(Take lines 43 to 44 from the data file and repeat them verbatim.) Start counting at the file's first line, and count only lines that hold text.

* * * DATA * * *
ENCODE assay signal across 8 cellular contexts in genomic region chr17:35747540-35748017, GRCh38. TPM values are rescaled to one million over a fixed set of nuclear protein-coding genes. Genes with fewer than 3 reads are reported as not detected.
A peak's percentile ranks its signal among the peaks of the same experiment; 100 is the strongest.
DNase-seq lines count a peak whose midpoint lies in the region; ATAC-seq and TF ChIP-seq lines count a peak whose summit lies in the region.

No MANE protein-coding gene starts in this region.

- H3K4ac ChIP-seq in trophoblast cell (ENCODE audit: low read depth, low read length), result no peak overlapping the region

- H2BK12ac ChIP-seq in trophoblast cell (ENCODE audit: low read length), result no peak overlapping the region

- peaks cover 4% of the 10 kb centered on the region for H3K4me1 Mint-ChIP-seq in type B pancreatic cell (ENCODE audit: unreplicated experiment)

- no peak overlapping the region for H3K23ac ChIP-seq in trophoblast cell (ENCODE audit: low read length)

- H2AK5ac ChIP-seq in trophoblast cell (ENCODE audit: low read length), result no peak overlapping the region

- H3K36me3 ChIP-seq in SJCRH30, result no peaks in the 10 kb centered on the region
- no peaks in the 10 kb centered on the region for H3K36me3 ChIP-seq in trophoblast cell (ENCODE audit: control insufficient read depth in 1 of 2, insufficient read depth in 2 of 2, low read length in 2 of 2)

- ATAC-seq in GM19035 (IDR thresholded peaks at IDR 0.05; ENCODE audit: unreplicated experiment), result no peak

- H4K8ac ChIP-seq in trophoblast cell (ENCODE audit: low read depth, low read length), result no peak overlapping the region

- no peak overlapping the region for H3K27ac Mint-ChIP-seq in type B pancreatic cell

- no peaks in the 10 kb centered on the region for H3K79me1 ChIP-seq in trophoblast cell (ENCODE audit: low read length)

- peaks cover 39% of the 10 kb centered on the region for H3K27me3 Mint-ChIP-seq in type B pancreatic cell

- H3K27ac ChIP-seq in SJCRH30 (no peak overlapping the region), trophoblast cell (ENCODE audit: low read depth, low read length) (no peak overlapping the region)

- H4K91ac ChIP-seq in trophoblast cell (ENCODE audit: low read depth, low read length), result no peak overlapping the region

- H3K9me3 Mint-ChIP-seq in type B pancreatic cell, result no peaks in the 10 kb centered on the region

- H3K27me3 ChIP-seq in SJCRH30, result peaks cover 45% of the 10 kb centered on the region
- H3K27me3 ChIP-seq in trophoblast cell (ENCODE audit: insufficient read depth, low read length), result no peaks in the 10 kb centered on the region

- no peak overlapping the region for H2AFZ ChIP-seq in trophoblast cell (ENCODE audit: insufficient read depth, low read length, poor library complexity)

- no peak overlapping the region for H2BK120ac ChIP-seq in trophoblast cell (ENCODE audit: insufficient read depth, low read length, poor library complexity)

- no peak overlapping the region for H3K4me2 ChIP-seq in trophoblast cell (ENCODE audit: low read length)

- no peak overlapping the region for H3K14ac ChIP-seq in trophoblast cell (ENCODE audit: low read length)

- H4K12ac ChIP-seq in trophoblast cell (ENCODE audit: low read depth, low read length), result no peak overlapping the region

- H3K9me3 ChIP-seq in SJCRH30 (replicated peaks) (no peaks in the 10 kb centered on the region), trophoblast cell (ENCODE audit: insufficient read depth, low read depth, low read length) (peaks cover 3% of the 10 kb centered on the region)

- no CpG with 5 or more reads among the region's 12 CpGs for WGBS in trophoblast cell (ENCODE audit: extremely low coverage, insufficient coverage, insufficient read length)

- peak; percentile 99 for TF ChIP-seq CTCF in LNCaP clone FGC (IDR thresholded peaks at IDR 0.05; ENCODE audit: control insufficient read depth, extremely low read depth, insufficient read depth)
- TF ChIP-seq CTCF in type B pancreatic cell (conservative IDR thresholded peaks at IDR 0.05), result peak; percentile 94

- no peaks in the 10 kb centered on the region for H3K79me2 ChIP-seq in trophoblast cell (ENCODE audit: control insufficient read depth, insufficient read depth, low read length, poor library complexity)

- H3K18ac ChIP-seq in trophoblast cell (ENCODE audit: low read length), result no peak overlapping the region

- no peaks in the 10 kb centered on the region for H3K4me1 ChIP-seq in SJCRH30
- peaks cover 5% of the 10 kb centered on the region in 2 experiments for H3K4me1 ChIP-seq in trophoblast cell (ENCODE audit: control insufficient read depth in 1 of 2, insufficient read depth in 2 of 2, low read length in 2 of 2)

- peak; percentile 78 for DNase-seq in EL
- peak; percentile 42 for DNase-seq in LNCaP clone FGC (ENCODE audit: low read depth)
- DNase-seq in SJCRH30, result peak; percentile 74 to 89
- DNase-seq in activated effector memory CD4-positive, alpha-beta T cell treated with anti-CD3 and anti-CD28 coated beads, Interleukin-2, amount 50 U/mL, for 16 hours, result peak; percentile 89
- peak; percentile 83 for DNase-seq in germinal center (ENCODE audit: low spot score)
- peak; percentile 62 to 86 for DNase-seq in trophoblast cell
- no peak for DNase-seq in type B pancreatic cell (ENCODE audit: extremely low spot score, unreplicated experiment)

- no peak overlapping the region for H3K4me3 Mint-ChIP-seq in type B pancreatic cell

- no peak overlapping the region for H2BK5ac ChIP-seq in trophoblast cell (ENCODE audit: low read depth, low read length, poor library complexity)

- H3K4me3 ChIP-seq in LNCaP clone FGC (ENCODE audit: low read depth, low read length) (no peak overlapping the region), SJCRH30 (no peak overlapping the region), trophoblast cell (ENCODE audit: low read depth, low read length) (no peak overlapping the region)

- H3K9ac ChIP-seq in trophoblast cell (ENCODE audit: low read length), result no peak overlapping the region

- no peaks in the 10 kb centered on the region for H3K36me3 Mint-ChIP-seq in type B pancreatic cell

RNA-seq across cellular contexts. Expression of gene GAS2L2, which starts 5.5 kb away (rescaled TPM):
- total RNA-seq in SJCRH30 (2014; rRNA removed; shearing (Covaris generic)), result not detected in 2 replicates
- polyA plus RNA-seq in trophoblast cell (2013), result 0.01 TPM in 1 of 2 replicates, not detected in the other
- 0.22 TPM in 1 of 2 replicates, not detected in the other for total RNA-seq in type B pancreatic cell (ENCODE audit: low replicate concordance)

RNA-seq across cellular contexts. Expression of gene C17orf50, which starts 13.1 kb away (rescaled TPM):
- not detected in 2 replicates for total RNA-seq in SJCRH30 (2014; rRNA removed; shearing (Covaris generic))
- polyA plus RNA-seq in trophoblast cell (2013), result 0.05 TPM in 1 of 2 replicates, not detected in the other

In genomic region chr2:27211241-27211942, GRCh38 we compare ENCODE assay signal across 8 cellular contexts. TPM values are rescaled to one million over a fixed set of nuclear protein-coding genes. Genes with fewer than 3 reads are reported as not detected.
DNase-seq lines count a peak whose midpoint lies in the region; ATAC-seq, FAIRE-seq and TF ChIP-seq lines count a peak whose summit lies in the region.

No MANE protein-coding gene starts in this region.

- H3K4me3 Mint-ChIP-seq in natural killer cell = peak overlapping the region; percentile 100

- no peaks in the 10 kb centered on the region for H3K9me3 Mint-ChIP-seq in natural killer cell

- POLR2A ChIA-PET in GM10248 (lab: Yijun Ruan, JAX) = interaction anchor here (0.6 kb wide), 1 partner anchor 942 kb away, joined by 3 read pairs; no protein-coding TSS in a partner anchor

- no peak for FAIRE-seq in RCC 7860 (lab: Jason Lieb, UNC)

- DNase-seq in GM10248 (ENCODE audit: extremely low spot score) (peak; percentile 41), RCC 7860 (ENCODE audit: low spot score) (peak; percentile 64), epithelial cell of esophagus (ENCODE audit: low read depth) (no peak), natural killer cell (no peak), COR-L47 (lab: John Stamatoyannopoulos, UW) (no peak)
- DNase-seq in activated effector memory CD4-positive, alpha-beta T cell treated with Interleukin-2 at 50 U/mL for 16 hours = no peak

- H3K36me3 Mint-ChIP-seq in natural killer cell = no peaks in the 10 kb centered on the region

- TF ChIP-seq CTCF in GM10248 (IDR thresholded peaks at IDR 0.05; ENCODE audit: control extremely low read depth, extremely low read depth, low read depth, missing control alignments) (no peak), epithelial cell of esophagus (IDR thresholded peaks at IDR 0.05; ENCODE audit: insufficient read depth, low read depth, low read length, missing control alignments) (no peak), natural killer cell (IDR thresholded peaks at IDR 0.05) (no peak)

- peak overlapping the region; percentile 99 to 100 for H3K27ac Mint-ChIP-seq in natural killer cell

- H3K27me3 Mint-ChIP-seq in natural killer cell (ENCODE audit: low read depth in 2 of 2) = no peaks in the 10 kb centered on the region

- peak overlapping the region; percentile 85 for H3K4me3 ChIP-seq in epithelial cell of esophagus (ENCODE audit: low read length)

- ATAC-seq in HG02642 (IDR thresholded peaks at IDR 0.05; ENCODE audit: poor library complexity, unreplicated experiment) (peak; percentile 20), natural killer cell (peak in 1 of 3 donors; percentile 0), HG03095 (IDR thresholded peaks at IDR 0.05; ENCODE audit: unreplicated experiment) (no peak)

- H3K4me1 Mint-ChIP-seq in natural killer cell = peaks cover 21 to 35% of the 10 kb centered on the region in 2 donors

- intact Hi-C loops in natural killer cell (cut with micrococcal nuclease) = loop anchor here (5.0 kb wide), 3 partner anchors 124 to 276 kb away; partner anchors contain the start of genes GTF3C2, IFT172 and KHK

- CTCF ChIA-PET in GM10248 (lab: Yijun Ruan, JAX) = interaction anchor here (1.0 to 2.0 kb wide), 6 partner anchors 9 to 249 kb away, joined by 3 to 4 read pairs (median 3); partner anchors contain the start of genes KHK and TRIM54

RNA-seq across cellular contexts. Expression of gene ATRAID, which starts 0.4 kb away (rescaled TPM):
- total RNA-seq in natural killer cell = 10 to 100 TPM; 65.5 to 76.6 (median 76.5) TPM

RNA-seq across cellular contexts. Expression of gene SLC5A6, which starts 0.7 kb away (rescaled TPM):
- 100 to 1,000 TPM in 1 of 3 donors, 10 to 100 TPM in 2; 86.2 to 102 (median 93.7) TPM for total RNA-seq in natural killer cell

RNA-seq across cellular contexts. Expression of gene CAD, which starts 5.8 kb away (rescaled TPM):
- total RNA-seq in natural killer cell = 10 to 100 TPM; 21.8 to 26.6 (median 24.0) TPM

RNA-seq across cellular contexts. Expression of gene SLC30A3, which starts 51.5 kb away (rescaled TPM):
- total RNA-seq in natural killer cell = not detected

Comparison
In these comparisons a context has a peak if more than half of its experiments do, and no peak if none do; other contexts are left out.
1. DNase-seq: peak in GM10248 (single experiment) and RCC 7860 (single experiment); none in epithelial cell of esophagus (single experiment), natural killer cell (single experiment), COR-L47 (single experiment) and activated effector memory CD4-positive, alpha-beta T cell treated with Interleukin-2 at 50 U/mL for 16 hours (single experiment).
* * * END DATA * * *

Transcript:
- no peak overlapping the region for H2BK5ac ChIP-seq in trophoblast cell (ENCODE audit: low read depth, low read length, poor library complexity)

- H3K4me3 ChIP-seq in LNCaP clone FGC (ENCODE audit: low read depth, low read length) (no peak overlapping the region), SJCRH30 (no peak overlapping the region), trophoblast cell (ENCODE audit: low read depth, low read length) (no peak overlapping the region)